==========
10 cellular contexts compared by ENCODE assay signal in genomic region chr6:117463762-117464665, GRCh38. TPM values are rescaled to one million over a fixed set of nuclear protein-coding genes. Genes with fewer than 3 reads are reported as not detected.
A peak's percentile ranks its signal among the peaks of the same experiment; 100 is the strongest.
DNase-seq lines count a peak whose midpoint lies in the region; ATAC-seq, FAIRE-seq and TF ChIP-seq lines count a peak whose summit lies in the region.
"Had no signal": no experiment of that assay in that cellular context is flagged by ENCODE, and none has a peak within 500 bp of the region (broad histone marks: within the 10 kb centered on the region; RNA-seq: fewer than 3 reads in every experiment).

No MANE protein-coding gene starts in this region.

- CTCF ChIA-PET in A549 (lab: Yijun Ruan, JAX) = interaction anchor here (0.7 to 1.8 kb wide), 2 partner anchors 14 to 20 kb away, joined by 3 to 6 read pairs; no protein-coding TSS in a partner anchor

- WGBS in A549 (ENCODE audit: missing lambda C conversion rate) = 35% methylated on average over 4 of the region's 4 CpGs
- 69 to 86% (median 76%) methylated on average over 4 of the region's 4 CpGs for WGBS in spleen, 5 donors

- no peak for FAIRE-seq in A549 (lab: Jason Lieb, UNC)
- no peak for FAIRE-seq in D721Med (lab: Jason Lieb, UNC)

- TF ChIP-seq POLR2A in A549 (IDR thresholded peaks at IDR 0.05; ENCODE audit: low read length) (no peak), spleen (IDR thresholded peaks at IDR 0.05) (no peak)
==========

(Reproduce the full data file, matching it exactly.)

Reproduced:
10 cellular contexts compared by ENCODE assay signal in genomic region chr6:117463762-117464665, GRCh38. TPM values are rescaled to one million over a fixed set of nuclear protein-coding genes. Genes with fewer than 3 reads are reported as not detected.
A peak's percentile ranks its signal among the peaks of the same experiment; 100 is the strongest.
DNase-seq lines count a peak whose midpoint lies in the region; ATAC-seq, FAIRE-seq and TF ChIP-seq lines count a peak whose summit lies in the region.
"Had no signal": no experiment of that assay in that cellular context is flagged by ENCODE, and none has a peak within 500 bp of the region (broad histone marks: within the 10 kb centered on the region; RNA-seq: fewer than 3 reads in every experiment).

No MANE protein-coding gene starts in this region.

- CTCF ChIA-PET in A549 (lab: Yijun Ruan, JAX) = interaction anchor here (0.7 to 1.8 kb wide), 2 partner anchors 14 to 20 kb away, joined by 3 to 6 read pairs; no protein-coding TSS in a partner anchor

- WGBS in A549 (ENCODE audit: missing lambda C conversion rate) = 35% methylated on average over 4 of the region's 4 CpGs
- 69 to 86% (median 76%) methylated on average over 4 of the region's 4 CpGs for WGBS in spleen, 5 donors

- no peak for FAIRE-seq in A549 (lab: Jason Lieb, UNC)
- no peak for FAIRE-seq in D721Med (lab: Jason Lieb, UNC)

- TF ChIP-seq POLR2A in A549 (IDR thresholded peaks at IDR 0.05; ENCODE audit: low read length) (no peak), spleen (IDR thresholded peaks at IDR 0.05) (no peak)